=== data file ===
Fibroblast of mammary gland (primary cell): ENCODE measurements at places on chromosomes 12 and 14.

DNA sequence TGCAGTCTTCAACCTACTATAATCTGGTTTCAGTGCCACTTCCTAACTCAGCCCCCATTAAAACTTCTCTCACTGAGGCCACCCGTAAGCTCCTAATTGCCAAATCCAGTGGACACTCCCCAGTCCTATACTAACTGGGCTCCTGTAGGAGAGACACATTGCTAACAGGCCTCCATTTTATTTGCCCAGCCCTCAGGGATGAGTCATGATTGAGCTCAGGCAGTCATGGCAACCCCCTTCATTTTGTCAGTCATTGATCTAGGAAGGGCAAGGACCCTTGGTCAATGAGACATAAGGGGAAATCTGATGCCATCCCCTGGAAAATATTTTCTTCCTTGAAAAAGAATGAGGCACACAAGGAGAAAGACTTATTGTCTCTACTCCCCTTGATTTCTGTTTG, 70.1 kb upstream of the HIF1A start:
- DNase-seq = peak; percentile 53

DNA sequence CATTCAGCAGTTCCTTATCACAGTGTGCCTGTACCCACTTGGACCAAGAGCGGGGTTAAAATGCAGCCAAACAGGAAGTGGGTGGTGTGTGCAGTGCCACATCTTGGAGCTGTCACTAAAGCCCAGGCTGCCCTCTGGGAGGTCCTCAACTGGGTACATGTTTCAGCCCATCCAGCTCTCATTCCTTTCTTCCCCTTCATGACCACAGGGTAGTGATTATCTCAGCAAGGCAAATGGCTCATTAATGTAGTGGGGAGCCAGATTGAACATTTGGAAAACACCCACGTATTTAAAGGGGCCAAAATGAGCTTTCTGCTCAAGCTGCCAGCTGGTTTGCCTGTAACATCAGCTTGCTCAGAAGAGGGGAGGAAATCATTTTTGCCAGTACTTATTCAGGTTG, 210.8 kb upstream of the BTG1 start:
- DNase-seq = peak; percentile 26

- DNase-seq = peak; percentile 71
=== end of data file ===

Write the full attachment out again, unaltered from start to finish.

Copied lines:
Fibroblast of mammary gland (primary cell): ENCODE measurements at places on chromosomes 12 and 14.

DNA sequence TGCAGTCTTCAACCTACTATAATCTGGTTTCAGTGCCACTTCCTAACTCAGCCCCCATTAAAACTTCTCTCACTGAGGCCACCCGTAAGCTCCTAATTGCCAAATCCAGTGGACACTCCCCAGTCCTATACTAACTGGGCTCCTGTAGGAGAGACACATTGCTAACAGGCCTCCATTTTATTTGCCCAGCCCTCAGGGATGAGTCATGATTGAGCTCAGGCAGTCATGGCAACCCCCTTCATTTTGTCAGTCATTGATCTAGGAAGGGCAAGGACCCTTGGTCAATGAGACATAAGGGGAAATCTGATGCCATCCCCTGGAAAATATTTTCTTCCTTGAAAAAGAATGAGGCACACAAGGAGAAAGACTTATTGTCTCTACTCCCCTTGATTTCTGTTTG, 70.1 kb upstream of the HIF1A start:
- DNase-seq = peak; percentile 53

DNA sequence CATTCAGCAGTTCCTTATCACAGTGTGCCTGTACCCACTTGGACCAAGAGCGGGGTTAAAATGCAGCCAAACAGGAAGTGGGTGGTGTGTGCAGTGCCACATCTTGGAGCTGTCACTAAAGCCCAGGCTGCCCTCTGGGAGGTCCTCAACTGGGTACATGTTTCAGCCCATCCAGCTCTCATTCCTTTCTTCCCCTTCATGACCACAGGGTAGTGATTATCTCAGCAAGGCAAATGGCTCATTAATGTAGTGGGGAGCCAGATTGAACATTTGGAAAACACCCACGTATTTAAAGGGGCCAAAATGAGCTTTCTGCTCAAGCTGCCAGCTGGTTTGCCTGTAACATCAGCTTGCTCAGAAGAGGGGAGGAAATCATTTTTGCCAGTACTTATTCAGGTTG, 210.8 kb upstream of the BTG1 start:
- DNase-seq = peak; percentile 26

- DNase-seq = peak; percentile 71